Directly following the terror attacks in Christchurch earlier in 2019, the Australian Government introduced “The Sharing of Abhorrent Violent Material” bill, which included hastily crafted legislation to penalise offending websites and social media platforms that failed to take down abhorrent violent material within a “reasonable” timeframe.
Since then, Australian Internet Service Providers (ISPs) have diligently blocked a total of 43 websites that hosted or shared the abhorrent content relating to the Christchurch attack, although the aforementioned bill – at the time – didn’t necessarily give them the legal clearance to do so.
As such, these ISPs called for laws and guidelines to be put in place to protect them from any repercussions they may encounter from blocking these sites, and for them to have clear government backing in doing so.
The government steps in
Now, six months after the attack itself, the Australian eSafety commissioner Julie Inman Grant has given the appropriate government backing in the form of a direct order to continue blocking eight of these sites – the remainder of the initial sites that refused requests to take down the material.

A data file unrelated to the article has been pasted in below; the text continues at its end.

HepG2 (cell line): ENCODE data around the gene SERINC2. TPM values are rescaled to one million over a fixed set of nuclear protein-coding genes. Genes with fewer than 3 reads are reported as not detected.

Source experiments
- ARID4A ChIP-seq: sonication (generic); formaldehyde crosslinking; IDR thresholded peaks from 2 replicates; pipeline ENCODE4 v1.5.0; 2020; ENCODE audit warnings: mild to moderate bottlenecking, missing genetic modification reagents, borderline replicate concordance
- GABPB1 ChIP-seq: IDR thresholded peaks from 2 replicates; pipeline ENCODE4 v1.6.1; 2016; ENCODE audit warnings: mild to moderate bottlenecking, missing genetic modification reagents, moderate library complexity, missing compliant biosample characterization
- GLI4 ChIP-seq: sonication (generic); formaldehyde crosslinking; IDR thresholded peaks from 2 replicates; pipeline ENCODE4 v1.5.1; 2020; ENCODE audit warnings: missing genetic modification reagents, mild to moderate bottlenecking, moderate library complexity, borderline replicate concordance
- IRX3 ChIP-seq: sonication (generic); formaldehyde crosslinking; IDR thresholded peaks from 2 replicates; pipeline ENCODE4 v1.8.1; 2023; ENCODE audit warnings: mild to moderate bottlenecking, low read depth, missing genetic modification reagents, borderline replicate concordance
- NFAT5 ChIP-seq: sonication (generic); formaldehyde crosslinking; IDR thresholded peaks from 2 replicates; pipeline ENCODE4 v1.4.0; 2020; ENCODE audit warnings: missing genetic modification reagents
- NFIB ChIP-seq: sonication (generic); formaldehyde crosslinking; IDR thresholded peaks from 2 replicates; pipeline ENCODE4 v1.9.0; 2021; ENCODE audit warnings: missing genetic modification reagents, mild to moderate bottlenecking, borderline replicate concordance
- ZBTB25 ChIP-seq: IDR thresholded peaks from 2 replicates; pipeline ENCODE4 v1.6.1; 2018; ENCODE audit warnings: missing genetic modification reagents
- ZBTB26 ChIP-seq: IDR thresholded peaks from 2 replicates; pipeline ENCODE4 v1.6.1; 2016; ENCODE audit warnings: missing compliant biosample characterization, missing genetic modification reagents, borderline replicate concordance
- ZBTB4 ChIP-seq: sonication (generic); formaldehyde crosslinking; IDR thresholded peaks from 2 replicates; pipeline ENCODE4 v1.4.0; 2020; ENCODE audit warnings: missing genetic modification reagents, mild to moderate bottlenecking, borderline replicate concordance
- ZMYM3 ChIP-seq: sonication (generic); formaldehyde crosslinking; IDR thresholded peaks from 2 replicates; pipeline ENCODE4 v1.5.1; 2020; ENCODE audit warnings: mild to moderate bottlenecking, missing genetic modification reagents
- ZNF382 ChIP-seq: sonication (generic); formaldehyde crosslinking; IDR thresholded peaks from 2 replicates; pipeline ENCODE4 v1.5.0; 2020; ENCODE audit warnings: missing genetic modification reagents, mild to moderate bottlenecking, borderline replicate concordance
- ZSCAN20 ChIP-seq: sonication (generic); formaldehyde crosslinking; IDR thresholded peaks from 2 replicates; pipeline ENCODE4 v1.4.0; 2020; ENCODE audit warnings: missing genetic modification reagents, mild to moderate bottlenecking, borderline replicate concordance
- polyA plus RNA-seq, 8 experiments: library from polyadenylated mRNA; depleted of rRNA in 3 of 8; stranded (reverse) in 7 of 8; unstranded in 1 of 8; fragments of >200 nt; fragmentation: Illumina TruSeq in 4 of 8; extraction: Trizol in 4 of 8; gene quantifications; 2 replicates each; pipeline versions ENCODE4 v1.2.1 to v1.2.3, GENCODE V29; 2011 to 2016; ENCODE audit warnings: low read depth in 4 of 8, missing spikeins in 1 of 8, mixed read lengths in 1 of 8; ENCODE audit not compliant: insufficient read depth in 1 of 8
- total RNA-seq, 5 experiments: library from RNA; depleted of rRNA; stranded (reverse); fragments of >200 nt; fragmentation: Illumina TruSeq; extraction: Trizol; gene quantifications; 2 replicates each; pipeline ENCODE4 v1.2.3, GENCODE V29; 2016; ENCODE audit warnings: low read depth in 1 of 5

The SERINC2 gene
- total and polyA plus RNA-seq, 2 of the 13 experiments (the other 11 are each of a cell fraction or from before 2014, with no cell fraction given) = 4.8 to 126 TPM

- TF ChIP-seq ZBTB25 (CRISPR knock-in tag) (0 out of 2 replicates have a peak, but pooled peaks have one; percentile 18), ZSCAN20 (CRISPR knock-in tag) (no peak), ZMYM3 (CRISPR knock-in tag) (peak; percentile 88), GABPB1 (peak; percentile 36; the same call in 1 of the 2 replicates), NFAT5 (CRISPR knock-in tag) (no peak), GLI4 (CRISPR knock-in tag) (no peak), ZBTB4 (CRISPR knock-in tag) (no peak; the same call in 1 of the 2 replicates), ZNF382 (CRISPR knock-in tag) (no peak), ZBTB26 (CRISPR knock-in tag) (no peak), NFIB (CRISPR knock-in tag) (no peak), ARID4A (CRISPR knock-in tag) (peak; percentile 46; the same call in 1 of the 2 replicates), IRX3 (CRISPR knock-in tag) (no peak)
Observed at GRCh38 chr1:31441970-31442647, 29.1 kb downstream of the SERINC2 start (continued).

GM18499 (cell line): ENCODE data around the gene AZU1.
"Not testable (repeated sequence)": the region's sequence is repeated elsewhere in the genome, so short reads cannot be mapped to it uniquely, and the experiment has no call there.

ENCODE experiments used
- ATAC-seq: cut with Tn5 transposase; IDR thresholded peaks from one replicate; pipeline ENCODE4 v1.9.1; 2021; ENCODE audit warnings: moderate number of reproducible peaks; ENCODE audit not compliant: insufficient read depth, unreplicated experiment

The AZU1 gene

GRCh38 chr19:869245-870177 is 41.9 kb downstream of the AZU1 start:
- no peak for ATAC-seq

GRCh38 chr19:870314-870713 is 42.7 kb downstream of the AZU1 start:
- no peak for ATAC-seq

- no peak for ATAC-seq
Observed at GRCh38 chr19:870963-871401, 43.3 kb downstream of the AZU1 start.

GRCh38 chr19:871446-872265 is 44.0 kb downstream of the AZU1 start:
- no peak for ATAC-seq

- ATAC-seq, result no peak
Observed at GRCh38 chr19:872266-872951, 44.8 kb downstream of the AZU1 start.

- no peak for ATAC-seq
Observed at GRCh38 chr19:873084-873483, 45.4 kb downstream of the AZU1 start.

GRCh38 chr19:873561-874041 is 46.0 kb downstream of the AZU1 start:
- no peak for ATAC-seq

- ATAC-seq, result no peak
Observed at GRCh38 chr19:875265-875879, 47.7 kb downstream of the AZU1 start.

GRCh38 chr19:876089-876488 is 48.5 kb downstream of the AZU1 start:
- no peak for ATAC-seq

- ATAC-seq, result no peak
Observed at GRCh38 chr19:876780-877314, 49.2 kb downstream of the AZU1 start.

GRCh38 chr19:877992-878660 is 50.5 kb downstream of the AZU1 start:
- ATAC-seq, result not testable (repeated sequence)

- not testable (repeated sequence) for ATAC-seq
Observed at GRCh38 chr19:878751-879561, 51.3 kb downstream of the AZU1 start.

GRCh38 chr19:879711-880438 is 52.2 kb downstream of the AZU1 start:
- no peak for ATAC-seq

This is the first example of clear legal backing for the ISPs to be blocking sites on these grounds, however it isn’t
Commissioner Inman Grant’s office will be responsible for monitoring the eight blocked sites – all of which are hosted outside of Australia – over the course of the six-month ban in order to determine whether they have complied with the removal request and can thus have the block lifted.
The eight websites that have been blocked have not been named, likely to avoid drawing any further attention to them. Following the six-month ban and monitoring period, the sites will face a full review and likely receive a further ban if they haven’t complied.
Legislation in action
Speaking with ABC Radio’s AM program,Commissioner Inman Grant stated that her eSafety office had received 413 reports of malicious content online since the aforementioned Abhorrent Violent Material bill had been put in place.
“About 93% of it is child sexual abuse material that we have taken down through other regulatory powers that we have”, she said.
But for the remaining 7% that does fit the nature of content covered by the bill, five takedown notices have been issued so far, three of which have been complied with, but no prosecutions have taken place thus far.